As part of a groundbreaking international management training programme, young Chinese graduates are being offered the chance to travel the world and learn from the best and brightest in the thoroughbred industry. Vision meets the young interns determined to write a new chapter in the history of Chinese horsemanship
It is unlikely that Jack (Zhuang Jingqian) will ever forget the Year of the Dragon. The young man from Guangzhou, in Guang-dong province, China, had expected to end 2012 in a full-time position with Electrolux, applying his business-school knowledge to selling Swedish-made household appliances. Instead, he found himself in Dubai, face to face with His Highness Sheikh Mohammed bin Rashid Al Maktoum, Vice President and Prime Minister of the UAE, and Ruler of Dubai, who took time from his schedule to meet Jack and the other young Chinese trainees who represent the first intake of the Dubai International Thoroughbred Internship programme.
Given his passion for both thoroughbred breeding and the development of young minds, it should come as no surprise that HH Sheikh Mohammed takes a personal interest in the internship programme, which offers recent Chinese university graduates a 10-month, fully funded introduction to the world of thoroughbred breeding and racing. The initiative provides trainees with the chance to gain hands-on experience at one of five state-of-the-art thoroughbred horse facilities that comprise Darley, HH Sheikh Mohammed’s global breeding operation, so laying the foundations for the future development of China’s very own thoroughbred industry.
China’s history of horsemanship dates back thousands of years: there is evidence of horses being used to pull chariots as far back as the Shang dynasty, around 1600BCE. However, participation in Western equestrian sports such as showjumping, dressage and polo has become a focus of Chinese horse breeders in only the past 20 years. At the same time, horse racing is growing in popularity in the wake of China’s 1997 reunification with Hong Kong, particularly as a hobby of the rich. An increasing number of wealthy Chinese are buying racehorses as four-legged status symbols.
“Rich people always have to find a way to spend money, but the horse industry can be for more than just the wealthy,” says Jack. “In the long term, China will be very competitive in the global thorough-bred market. We will use our experience in Hong Kong and Macau, and the industry will grow.”
Jack’s parents were shocked when he announced he wanted to apply for the Dubai internship, rather than go straight into the world of work. “They were very supportive and although they couldn’t understand quite what I was going to be doing, they believed in me and my choices,” he explains.
On the contrary, Jack and his peers have already gained much in the time they have spent with Darley. Having undertaken initial training in Beijing, the interns spent three months on site in either Australia, Britain, Ireland, Japan or the US, working in the stable yards and learning from the experts plying their trade at some of the world’s leading thoroughbred facilities.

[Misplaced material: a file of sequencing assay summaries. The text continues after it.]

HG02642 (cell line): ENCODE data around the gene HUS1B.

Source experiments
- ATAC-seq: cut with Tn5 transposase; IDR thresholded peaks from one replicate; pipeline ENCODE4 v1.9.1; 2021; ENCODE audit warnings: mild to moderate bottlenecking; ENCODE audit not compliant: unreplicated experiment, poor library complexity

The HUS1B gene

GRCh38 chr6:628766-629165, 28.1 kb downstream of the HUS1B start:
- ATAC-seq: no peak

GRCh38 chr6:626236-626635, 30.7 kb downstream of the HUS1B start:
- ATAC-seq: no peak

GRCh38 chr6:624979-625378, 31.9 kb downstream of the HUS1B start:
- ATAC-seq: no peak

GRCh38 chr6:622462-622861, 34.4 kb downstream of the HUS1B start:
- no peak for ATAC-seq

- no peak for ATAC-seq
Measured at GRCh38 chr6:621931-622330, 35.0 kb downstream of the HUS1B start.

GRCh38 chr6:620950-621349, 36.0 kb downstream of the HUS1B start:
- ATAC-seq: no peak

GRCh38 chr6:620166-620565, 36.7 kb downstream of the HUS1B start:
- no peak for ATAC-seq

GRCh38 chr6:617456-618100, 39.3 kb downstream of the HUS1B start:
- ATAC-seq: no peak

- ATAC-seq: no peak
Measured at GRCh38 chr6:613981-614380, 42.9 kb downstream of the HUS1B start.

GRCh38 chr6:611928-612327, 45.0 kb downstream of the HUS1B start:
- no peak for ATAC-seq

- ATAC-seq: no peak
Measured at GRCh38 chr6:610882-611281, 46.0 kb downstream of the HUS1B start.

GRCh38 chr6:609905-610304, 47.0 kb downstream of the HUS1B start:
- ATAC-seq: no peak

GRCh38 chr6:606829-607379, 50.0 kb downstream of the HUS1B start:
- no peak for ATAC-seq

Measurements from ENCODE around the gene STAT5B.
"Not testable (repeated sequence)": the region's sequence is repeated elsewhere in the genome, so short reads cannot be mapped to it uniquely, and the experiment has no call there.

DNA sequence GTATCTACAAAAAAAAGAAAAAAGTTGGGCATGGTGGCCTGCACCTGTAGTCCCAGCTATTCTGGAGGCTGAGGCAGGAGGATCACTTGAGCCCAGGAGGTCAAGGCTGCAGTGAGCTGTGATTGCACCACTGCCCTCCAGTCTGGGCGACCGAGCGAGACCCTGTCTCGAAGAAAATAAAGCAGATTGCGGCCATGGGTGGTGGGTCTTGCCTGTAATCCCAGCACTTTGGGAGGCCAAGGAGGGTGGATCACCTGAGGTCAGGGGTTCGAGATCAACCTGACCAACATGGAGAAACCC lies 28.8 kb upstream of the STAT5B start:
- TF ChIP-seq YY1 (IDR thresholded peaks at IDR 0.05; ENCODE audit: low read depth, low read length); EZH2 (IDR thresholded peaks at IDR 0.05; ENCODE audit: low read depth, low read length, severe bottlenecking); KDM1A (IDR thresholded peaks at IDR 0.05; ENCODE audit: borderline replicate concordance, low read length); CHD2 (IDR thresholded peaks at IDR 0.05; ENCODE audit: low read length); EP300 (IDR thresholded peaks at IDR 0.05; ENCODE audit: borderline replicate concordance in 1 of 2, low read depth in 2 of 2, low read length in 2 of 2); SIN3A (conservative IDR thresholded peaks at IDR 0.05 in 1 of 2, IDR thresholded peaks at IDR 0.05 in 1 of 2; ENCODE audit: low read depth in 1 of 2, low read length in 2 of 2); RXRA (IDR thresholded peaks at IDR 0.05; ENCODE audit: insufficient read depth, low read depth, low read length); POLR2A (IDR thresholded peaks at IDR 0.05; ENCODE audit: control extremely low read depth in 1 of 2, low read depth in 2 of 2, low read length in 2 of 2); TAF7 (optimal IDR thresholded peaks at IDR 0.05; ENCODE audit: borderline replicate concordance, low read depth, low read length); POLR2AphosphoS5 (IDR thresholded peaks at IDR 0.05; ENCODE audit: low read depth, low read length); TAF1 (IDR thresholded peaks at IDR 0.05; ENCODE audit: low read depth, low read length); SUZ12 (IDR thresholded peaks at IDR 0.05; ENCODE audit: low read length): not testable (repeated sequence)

When I speak to them they are in Dubai for a two-week training and interaction period based at the Emirates Academy of Hospitality Management. Their busy itinerary will see them spending time exploring the traditional Bastakiya area in Bur Dubai and visiting the Sheikh Mohammed Centre for Cultural Understanding where they will learn about Dubai’s important trading roots, as well as taking a tour of Jumeirah Mosque to widen their knowledge of local customs.
On graduation, it is anticipated that the interns will have gained a broad understanding of the global thoroughbred industry, international best practice in their area of specialisation, and improved English language skills, all of which will add value to China’s nascent thoroughbred industry.
“The horse industry is exclusive in China at the moment, but we need to encourage other people to participate, enjoy it and become involved,” says Fiona (Zheng Yi) from Wuhan, the capital of China’s Hubei province. Having graduated with a degree in finance and marketing, Fiona worked for a milk producer in Christchurch, New Zealand, before the Darley opportunity arrived. She is now applying her talents to an entirely new industry at the Kelvinside stud farm in New South Wales, Australia, and hopes to return home with a new set of skills to add to her existing ones.
“Working with people at Darley, I am learning so much about its marketing and long-term strategic planning,” she says. “Darley’s object has always been to breed horses that would be successful on the track, and if they are successful they will become future broodmares or stallions. To make this happen, you need experienced people working at world-class facilities with very good horses. The Chinese horse industry can import good horses and build world-class facilities, so experienced people will be the key element.”
It was with a view to gaining such experience that Jenny (Wei Xini) from Shanghai Province, rejected a three-year management trainee contract with an oil company in favour of a Darley internship in Ireland. Her mother harboured reservations about the internship, but soon realised what a great opportunity Darley represents. “I am at the beginning of my career and it has opened a new door for me,” she says.
“The multinational environment is important, and in both the stable yard and the business part of our studies, we are interacting with people from different backgrounds. We are meeting senior industry leaders, who will be important for our future, and there is a chance to communicate with them about China, as well as to learn from them.”
“At Darley you are always encouraged to think bigger, try harder,” says Jack.